SANTA CLARA, Calif. -- For more than five years -- through injuries, trade attempts and much more -- the San Francisco 49ers and quarterback Jimmy Garoppolo have always found their way back to each other.
But as San Francisco heads into yet another offseason filled with quarterback uncertainty, coach Kyle Shanahan made it clear Wednesday that Garoppolo and the Niners are finally going to go their separate ways.
Asked whether there was any scenario in which he could see Garoppolo returning to San Francisco in 2023, Shanahan did not mince words.
"No, I don't see any scenario of that," Shanahan said.
Unlike last year, when Garoppolo was still under contract and the Niners attempted to trade him, they have no such agency this time around. Garoppolo is scheduled to become an unrestricted free agent in March, and the 49ers cannot use a tag to retain his rights.
Shanahan and the Niners therefore will move forward with Brock Purdy and Trey Lance as their two quarterbacks under contract, something Shanahan said Wednesday that he would be content with going into next season.
The first order of business for Purdy is getting the torn ulnar collateral ligament in his right elbow taken care of. Purdy had further imaging done on the elbow Tuesday afternoon and although no decision has been made yet on whether he will have a reconstruction (Tommy John surgery) or repair (InternalBrace procedure), general manager John Lynch indicated that things were trending in the direction of the latter.
A repair would be good news because it would mean a shorter recovery for Purdy that could have him back on the field near the start of training camp at the end of July or early August.
"The positive bit of news is that it seems to be consistent that the right approach is that one that takes about that six-month point," Lynch said. "Now everybody will also say you never know until you get in there. Every surgeon will tell you that on every surgery. You always like getting in to see exactly ... . They're continuing to work through that process, but we seem encouraged by the prognosis that that's kind of where it's at."
If Purdy opts for the surgical repair augmented with an InternalBrace to help reinforce the ligament as it heals, he could actually begin his rehab as soon as three months after the procedure with full clearance at the six-month mark.
"That was the coolest thing for me to hear about that," Shanahan said. "Once three months is over, they start the rehab, just building the arm back slowly, and by six months it's filled back."
Lance said Tuesday that he should be out of the walking boot for his surgically repaired right ankle by the end of this week, with the chance to be cleared in time for organized team activities in May.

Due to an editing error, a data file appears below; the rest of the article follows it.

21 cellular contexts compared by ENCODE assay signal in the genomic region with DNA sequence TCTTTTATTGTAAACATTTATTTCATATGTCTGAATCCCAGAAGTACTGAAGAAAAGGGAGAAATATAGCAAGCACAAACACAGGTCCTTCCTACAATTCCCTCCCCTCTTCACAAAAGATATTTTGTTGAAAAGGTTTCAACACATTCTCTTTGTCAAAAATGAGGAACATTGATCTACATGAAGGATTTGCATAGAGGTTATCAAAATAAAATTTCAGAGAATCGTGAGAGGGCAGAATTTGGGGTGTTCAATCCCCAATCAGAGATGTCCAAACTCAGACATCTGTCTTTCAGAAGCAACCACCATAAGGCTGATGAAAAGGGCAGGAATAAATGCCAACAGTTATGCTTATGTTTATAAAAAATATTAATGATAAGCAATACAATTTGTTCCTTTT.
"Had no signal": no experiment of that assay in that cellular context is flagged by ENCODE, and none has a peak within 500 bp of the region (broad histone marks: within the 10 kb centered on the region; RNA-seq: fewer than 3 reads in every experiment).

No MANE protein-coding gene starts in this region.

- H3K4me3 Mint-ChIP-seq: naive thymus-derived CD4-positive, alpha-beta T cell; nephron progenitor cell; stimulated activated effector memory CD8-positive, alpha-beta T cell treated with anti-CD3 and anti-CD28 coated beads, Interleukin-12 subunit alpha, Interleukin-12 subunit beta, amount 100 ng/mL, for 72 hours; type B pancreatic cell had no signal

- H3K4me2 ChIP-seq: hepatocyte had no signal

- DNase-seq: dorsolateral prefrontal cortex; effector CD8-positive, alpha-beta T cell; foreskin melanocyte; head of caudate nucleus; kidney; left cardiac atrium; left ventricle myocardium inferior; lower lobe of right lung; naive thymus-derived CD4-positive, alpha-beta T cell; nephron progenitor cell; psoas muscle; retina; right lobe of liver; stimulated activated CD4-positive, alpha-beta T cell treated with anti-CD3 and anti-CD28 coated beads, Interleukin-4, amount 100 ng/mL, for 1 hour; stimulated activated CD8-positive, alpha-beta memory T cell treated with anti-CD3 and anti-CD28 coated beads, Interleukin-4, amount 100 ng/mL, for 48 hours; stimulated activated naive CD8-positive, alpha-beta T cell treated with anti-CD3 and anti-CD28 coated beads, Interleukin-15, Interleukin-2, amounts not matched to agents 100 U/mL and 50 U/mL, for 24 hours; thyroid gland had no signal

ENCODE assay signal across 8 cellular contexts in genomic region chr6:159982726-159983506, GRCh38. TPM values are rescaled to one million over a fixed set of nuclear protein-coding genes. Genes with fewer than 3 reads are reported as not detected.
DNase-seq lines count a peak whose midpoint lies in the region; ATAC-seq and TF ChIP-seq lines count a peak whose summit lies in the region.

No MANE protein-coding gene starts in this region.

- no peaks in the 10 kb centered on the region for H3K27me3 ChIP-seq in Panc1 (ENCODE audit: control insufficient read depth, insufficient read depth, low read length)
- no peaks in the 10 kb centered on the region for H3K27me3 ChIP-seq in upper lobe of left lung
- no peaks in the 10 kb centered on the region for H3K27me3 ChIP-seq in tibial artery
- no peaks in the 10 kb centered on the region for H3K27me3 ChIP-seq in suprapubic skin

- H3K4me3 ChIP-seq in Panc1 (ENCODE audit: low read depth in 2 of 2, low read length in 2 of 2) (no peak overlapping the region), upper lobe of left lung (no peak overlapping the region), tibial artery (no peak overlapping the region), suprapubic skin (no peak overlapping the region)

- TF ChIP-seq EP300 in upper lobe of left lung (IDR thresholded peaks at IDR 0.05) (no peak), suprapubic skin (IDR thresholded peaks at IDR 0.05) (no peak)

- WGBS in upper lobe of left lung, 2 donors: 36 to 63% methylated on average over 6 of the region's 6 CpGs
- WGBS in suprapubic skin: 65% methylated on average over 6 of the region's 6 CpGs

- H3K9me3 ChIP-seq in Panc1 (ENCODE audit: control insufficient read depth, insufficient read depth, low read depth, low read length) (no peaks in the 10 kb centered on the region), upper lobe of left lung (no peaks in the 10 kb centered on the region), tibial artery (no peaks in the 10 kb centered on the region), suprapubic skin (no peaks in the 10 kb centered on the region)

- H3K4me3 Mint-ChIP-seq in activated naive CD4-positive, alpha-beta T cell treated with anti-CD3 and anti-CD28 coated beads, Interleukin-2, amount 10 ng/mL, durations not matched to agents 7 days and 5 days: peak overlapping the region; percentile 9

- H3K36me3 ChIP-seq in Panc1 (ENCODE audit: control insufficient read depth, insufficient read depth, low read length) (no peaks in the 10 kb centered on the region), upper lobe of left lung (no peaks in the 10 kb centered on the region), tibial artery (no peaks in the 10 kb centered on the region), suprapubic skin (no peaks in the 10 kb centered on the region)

Shanahan indicated Wednesday that that timeline is possible, although Lance might not do as much in the parts of the offseason program before OTAs start.
"It sounds like it'll be pretty close around Phase 1, Phase 2," Shanahan said. "Hopefully we'll go to ease him into drill work and things like that and by OTAs he will be able to go."
As for how the quarterback situation will shake out, Shanahan said Wednesday that he hasn't given it much thought yet, noting that there's not much to discuss right now because only Lance figures to be available for any on-field work before training camp.
Shanahan did acknowledge that the Niners will need to add another quarterback in some way, but he didn't sound as if he and the 49ers will go hunting for a big name at the position.
"I know we have two starters on our team right now that I believe we can win with," Shanahan said. "So when you have that situation, you're not that eager to go looking around."
Among the other takeaways from Shanahan and Lynch at Wednesday's end-of-season news conference:
Despite persistent rumors that he could be leaving for television or another job, Lynch said he intends to remain in his role in San Francisco. "I plan on being here," Lynch said. "I really do. I'm committed to doing this and I'm having a great time doing it and committed to finding a way to get a little bit better."
When left tackle Trent Williams, 34, spoke Tuesday, he didn't definitively close the door on retiring this offseason. But Shanahan believes that was more the result of Williams being tired at the end of a long season than a realistic chance he could actually call it quits. "I didn't read his words as that's a big thing for him," Shanahan said. "I know Trent loves football. I know it's very hard at his age, but in any situation, to do what you do for that long and come up short. But I'd be surprised if Trent retired in a few weeks."
On a looming contract extension for defensive end Nick Bosa, Lynch indicated it will play out similar to the way things did with players such as linebacker Fred Warner, receiver Deebo Samuel and tight end George Kittle, meaning a deal might not get done until closer to the start of training camp. "I think we have a real good track record," Lynch said. "You looked the last five years ... of getting our players done. But it takes time, it takes patience, it takes persistence, and we'll have that on our side."